Less than 11 weeks into her administration, Governor Tina Kotek paid a visit Thursday morning to Philomath High School to learn more about the small school’s exemplary career and technical education program.
The governor recently published a list of education-related priorities, including to “accelerate career and technical education program growth so more students graduate with pathways to well-paying jobs.”
One of Philomath’s CTE students that had been chosen to participate shared a comment that seems to fit Kotek’s vision.
“One student talked about how when they walk into the shop, it’s a job and they need to be on time, they do the work together, they need to follow directions — skills they’re going to need anywhere they go in life,” PHS Principal Mark Henderson said.
Philomath High School’s CTE program features five study options — industrial engineering, forestry/natural resources, business management, culinary arts and health occupations. The program is considered comprehensive for a campus of Philomath’s size.
“She wanted to hear kids’ experiences, so we chose kids from a cross-section of all of those programs to be a part of it,” Henderson said. “I think we ended up with 23 students that participated.”
Kotek asked questions that revolved around what they liked most about the five programs.
“They talked about how it’s affected them and possibly changed their career path — skills that were developed in those programs,” Henderson said.
Kotek also asked students what they would like her to do, Henderson said.
“More funding was definitely brought up,” he said.
In addition, Henderson said a couple of students stood up for the forestry industry and expressed “the concern taking place right now between the conservationists and the timber industry.”
Said Henderson of the students, “They handled themselves really professionally, very mature and they spoke well. The governor had nothing but great things to say about them.”
After interacting with the CTE students, Kotek then met with selected Philomath School District administrators and department heads which in addition to Henderson and CTE Coordinator Jessica Hanson included the school superintendent, an assistant high school principal, middle school principal, board member and the district’s business manager.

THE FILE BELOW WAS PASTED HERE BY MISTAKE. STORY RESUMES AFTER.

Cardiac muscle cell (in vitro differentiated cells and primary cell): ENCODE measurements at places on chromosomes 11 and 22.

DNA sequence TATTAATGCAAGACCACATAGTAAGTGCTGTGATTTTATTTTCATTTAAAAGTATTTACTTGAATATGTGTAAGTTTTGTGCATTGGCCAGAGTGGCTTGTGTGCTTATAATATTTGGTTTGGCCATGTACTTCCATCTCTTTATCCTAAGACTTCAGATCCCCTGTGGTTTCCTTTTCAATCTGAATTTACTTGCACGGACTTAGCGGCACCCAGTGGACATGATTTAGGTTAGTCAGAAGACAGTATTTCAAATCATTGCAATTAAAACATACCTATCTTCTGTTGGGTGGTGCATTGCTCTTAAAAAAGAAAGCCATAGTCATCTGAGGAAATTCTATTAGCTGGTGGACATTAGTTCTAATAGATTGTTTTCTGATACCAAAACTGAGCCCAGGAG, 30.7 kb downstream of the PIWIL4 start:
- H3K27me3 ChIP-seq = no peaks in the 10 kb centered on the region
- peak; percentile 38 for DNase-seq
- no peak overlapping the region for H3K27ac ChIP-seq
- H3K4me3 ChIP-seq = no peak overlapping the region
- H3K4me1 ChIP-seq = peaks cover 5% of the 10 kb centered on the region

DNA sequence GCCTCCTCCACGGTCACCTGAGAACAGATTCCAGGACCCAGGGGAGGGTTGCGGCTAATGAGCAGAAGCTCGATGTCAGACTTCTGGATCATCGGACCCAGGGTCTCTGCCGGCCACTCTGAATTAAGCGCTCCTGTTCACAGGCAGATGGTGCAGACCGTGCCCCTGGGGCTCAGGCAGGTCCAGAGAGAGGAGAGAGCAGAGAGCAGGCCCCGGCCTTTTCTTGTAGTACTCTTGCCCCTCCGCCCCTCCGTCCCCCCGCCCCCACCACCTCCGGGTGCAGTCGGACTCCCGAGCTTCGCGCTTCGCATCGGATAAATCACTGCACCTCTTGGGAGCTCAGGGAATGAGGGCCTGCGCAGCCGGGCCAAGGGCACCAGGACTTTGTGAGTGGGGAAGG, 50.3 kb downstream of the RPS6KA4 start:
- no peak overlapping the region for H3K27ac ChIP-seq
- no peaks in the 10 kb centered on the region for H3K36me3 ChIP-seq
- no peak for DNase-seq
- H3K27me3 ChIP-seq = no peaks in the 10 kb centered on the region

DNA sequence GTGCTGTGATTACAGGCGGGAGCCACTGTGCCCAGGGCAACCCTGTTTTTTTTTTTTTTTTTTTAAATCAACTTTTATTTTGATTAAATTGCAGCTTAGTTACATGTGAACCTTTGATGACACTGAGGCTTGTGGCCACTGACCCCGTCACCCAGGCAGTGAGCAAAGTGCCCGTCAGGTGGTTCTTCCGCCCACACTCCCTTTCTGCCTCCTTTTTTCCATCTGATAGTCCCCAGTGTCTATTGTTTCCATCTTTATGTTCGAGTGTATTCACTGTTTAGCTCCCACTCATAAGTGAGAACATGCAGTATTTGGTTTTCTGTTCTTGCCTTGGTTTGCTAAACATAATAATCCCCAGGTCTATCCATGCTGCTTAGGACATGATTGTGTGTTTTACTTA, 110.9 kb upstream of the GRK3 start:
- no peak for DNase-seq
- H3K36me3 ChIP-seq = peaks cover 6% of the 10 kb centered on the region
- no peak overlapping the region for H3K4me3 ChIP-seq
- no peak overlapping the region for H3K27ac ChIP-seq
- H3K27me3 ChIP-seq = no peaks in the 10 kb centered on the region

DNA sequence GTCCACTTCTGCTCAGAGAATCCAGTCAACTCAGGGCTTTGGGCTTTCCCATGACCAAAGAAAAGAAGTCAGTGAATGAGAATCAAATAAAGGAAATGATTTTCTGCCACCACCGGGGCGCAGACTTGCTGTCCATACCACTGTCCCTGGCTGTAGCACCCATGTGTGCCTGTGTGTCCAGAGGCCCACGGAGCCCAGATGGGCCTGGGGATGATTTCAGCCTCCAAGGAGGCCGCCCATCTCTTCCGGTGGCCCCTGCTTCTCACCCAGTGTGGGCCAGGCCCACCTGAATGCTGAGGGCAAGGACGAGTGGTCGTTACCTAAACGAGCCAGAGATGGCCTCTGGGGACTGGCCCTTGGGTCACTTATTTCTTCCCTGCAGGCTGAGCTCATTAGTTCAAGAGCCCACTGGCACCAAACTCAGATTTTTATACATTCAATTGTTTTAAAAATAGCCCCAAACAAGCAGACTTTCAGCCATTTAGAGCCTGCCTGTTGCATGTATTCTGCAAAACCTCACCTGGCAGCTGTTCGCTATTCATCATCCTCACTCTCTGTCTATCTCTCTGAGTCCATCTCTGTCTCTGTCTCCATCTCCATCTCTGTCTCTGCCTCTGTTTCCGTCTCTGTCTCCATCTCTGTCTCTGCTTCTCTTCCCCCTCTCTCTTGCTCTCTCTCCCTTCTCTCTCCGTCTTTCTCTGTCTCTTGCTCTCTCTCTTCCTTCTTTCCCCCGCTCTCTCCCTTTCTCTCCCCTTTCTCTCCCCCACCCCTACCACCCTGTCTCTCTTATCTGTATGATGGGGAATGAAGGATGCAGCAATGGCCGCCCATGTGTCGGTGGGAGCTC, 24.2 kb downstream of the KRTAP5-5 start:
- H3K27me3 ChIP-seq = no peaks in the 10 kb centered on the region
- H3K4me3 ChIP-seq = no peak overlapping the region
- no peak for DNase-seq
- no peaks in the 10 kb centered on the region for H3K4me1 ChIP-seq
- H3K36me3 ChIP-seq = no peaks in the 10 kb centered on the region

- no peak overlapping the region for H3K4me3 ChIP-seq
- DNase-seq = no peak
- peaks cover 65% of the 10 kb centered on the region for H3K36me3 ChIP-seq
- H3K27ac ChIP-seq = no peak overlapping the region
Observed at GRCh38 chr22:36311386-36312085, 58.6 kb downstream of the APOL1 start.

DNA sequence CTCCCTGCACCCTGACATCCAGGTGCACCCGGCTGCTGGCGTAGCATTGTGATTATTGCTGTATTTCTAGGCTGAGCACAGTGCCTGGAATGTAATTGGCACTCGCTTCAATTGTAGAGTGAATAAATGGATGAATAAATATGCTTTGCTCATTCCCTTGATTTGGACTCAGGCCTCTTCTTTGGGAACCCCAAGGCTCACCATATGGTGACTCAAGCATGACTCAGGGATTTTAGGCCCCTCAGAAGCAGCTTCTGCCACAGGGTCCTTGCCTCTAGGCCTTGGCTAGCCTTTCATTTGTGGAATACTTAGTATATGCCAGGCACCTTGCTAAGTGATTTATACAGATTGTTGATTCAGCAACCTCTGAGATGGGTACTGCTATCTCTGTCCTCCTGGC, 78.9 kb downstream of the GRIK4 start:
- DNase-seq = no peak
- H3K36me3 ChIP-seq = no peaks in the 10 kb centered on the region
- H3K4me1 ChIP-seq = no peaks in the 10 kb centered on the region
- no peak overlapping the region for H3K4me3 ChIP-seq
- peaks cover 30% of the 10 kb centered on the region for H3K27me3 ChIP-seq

“A lot of it centered around the need for more funding for our schools,” Henderson said about the discussion. “She wanted to know some things in particular that we’d love to see and we talked about more mental health support in schools and talked about free lunch for all, which we had during the pandemic and has gone away.”
Former Philomath school superintendent Melissa Goff, who serves as Kotek education adviser, was not on the visit.
It’s the second time in recent years that a governor has visited Philomath specifically to learn more about its CTE offerings. Kate Brown visited in June 2015 and met with manufacturing technology staff and students.
So why did Kotek choose to visit Philomath High? Henderson said he asked the governor’s events coordinator.
“It turns out that there is some link on their website that you can provide feedback on about where’d you like to see the governor visit,” he said, “and somebody from the community said, ‘hey, you need to take a look at Philomath’s CTE programs.”
The governor’s office approached the visit to Philomath in a secretive manner with Henderson asked to tell selected CTE staff and students leading into Thursday only that they would be sharing their experiences with a government official.
“I told them this morning when they got to the room,” Henderson said. “I did send an email to staff this morning ahead of time saying ‘hey, the governor’s going to be here today, your kids need to be out of class at such and such time.’”
In addition to the visit to PHS, Kotek also reportedly had breakfast at The Dizzy Hen.